32. Ray Agostini says:

    Runtu taketh offense, where no offense should be taken. I started to have some respect for you when you stopped posting on that vile message board known as “Mormon Discussions”. But there’s Runtu, right back in the thick of anti-Mormonism with his “mates”. Feeding the disenchanted with anti-Mormonism, egging on the hungry lions waiting to consume Mormonism with their self-justification. And Runtu approves, and encourages. “Hey folks, only my opinion.” Let all the world know about the “coffee ice cream”, because it’s vitally important to our salvation!

    You’ll never learn, Runtu, and when and if you do, it will be too late.

    I’d love to have continuing respect for you, but with posts like this – it’s all distortion and downhill skiing.


    • runtu says:

      You know,I would feel bad that what I have written has offended you, but it seems to be a purely emotional response from you, so there’s nothing to respond to.

      I would worry about your respect but I know you have never respected me. Our friendship means very little to you such that you are willing to break confidences, call me names, and attack my character without care. I could understand if you were upholding some important principle, but it’s just based on your whim.

      So I’m sorry you are so angry, but I know enough that trying to earn respect from you is pointless.

      • Ray Agostini says:

        That’s a very revealing reply, Runtu. And no, you’ll never earn my respect while you continue to post nonsense like this. You don’t even have a clue how deluded you are. Not a single thing in this post of yours matches what I viewed in the video. Except from your skewed contra-Mormon viewpoint.

  33. Runtu. I appreciate your post wondering about Elder Hollands tone and delivery.

    Obviously none of us know what is really going on in his head, but I think there is validity in your observations. I know that there is much that can be understood about people by how they say things and even what they don’t say.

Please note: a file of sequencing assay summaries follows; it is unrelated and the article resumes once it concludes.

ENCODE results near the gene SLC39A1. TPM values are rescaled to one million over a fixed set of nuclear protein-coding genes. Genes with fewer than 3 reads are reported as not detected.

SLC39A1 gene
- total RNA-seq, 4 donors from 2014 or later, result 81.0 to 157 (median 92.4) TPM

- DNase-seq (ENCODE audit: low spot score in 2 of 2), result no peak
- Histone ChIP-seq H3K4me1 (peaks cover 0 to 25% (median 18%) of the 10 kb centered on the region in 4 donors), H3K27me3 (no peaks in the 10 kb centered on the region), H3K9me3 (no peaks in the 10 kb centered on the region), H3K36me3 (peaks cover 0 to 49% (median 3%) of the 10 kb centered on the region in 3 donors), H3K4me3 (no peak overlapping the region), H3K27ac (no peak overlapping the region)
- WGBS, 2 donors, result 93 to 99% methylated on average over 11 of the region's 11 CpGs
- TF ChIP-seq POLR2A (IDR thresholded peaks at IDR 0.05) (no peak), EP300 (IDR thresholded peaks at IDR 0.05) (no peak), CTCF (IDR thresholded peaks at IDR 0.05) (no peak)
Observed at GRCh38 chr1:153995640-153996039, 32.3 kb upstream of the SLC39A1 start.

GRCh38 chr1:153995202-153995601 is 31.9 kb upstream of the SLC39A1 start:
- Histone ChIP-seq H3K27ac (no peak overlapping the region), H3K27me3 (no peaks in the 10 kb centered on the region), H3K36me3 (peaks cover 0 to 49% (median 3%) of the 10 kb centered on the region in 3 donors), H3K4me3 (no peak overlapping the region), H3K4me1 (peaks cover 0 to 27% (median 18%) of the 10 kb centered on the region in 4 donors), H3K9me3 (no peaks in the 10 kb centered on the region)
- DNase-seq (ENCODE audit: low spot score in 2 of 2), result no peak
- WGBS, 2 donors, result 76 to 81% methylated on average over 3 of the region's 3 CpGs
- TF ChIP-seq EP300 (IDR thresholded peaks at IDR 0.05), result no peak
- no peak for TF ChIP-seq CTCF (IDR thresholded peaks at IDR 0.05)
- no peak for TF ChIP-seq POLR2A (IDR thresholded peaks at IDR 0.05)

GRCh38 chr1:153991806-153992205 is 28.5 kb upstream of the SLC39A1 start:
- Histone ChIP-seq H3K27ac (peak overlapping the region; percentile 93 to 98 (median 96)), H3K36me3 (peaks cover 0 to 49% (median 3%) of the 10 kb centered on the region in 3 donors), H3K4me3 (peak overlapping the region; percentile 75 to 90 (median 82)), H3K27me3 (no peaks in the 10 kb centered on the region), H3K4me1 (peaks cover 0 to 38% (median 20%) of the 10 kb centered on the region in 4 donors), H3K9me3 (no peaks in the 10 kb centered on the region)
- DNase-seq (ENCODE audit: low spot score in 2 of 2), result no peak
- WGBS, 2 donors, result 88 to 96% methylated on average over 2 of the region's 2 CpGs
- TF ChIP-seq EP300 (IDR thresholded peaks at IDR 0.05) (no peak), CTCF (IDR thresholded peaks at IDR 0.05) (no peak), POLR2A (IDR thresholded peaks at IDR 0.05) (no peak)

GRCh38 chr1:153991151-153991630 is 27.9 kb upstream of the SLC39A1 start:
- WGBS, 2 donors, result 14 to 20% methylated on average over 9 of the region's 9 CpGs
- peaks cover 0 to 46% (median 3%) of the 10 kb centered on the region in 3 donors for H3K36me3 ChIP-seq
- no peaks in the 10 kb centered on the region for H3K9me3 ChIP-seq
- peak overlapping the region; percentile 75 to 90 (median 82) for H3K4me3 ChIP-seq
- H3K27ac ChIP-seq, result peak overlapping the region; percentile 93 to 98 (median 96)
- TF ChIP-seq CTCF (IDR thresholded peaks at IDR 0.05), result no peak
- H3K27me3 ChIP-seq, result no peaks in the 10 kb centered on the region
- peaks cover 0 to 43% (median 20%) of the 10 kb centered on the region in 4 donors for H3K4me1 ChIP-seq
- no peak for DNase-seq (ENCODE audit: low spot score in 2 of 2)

When I initially heard his talk about Joseph Smith in carthage jail I was still a literal believer in mormonism. I loved the talk. But even then I could feel that something wasn’t quite completely above board. The emotions betrayed something else.

    Of course as a literal believer, I only assumed pure intent.

    Now that I have studied the book of mormon 7 times cover to cover over the past three years, I can now bear a firm testimony that it is not what the church teaches it to be.

    I appreciate Elder Hollands challenge.

    I didn’t have to crawl around it to learn the church isn’t true in the way it teaches that it is true. I went directly “through” it.

    The best evidence against the church is itself.

    Keep up the good work.

  34. Just one more comment.

    When I went through the temple pre 1990, I took the endowment seriously. When I made the covenants, I recognized that I was accepting a penalty.

    No. I didn’t think I would literally have my throat slit. But I also recognized my running my thumb across my throat symbolized something very serious would happen if I broke my covenant(s).

    So it doesn’t matter if others want to prevaricate and obfuscate. For me it was a penalty and clearly intended to be a penalty.

    Words to the contrary fly in the face of my lived experience.

    But I don’t have to defend the indefensible. That is up to others.

  35. Ray Agostini says:

    “I would worry about your respect but I know you have never respected me. Our friendship means very little to you such that you are willing to break confidences, call me names, and attack my character without care.”

    It’s completely false to say that I’ve “never respected” you. I respect you when you can post reasonably objective commentary, and you’ve shown in the past that you can do that. But there you are, going back to post on the sick Mormon Discussions anti Mormon message board, with no shame. Condemning all things Mormon. Mocking LDS leaders for “the praise of men”, and shuffling Joseph Smith into the category “fraudulent Americans” more than willing to rip off all and sundry, which is the result of your “false religion” hypothesis.

    You can do better, but I’m not holding my breath.

    • runtu says:

      I’m tired, Ray. I thought you knew me well enough to know that I never do anything “for the praise of men.” But I’m not going to argue with you. Respect means understanding that we don’t necessarily see things the same way, but we don’t assign bad motivations and call each other names. I know I’ve never done that to you. I’ve stood up for you when other people have said unkind things about you, and I’ve never betrayed your trust. That you haven’t reciprocated makes me wonder if I have been mistaken all along about our friendship. That makes me sad.

    • Steelhead says:

      Awww Ray, did some one hurt your feelings by posting things critical of mormonism? By calling Joseph Smith a fraud? It is not shameful to critically examine Hollands words. Shameful is taking wives behind your wife’s back while lying to the world about the practice, and having some of your plural wives sign affidavits attesting that you are not practicing polygamy…. what is the word for that again? Oh yeah, fraud.

      Funny that.

      Now to sit back and watch Ray have a melt down again.